Students Prison in Brazil Had Help from Infiltrated Army Captain

Brazilian Army captain Willian Pina Botelho The Brazilian man accused of infiltrating a group of students opposed to the government of Michel Temer has been exposed as Willian Pina Botelho, an Army captain working in the intelligence division, El Pais reported.

The paper said that a friend of Botelho, who wished to remain anonymous, was able to identify him based on a photo that has been circulating online.

“We studied together at the Gammon Institute, in the city of Lavras,” said the anonymous source.

Botelho is believed to be the man behind the arbitrary arrest of 26 youth last week shortly before a massive anti-coup demonstration in the city of São Paulo.

Brazilian Army captain Willian Pina Botelho

The arrest of the youth before they could even participate in the rally drew widespread condemnation. A group of Brazilian lawyers signed an open letter describing the arrest and treatment of the youth as an “attack on democracy and fundamental rights.”

The victims said they grew suspicious of Botelho, known to them as Baltazar Mendes, when he was taken away in a separate vehicle and did not show up at the police station for processing.

It later emerged that it was Botelho who suggested the group of students change their meet-up point to the São Paulo Cultural Center, where the arrests eventually took place.

Botelho was apparently able to infiltrate the informal group of students, which had come together over concerns there might be police repression at the rally, through the use of social media networks, including the Tinder dating app.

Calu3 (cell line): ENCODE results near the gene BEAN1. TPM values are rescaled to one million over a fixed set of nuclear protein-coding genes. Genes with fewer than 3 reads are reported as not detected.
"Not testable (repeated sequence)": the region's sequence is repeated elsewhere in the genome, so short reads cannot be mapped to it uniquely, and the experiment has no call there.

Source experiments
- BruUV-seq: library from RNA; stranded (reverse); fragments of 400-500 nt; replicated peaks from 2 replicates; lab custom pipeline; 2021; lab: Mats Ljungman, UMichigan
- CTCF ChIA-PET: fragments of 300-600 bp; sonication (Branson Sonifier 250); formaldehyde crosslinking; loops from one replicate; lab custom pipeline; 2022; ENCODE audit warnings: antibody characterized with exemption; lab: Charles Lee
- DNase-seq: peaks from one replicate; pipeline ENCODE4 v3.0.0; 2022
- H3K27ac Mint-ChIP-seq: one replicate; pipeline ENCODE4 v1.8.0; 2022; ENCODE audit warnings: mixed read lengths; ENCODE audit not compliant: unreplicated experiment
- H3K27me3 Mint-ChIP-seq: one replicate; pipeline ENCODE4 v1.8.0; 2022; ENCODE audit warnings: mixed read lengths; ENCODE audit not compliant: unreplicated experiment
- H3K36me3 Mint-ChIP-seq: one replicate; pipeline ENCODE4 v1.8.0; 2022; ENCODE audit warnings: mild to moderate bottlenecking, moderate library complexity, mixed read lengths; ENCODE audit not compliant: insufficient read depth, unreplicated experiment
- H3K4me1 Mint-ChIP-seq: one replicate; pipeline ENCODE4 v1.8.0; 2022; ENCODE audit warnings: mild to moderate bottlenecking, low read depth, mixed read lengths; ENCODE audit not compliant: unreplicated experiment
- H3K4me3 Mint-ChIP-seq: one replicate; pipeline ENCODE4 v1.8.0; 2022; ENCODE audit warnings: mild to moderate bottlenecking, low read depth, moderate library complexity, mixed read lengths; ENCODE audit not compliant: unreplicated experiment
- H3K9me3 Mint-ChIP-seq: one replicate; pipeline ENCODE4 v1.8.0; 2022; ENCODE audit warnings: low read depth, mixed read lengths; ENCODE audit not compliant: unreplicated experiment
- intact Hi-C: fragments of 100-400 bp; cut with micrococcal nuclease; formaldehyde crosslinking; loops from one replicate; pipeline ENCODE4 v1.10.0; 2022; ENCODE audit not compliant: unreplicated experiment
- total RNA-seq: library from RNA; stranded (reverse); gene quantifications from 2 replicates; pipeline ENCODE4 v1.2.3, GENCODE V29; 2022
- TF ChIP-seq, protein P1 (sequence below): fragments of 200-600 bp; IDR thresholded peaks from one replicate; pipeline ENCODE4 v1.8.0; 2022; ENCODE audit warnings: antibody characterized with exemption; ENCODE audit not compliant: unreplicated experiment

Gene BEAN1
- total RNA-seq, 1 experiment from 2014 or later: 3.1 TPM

The circumstances of students’ arrest also raised questions. Police claimed they apprehended the students by chance after officers saw a suspicious looking group.

But those arrested said they were detained while inside the cultural center and there was no way the police could have seen them from the street, as the police had alleged.

The victims said that their detention had the hallmarks of a planned police operation, suggesting that police were being intentionally deceptive when they claimed the arrests happened by chance.

A Brazilian government transparency portal shows Botelho joined the Armed Forces in 1998 and is listed as active, meaning he infiltrated the group as an active officer.

The revelation that Botelho is in reality an Army officer appears to confirm students’ theory that their arrest was part of a broader operation.

The arrests were carried out by the Military Police of São Paulo, which despite the name is not affiliated with the Brazilian Armed Forces, meaning the operation was apparently carried out as part of a joint operation between the police and the Army.

Last Sunday’s 100,000-person-strong rally in São Paulo was the largest to date since the ouster of democratically elected President Dilma Rousseff by the Brazilian Congress.

The peaceful rally ended in violence after police attacked the crowd with teargas just as people began to disperse and demonstrators headed for metro entrances.

Activists opposed to the coup have warned that the Temer regime will likely resort to repression in order to overcome resistance and implement their neoliberal political agenda.

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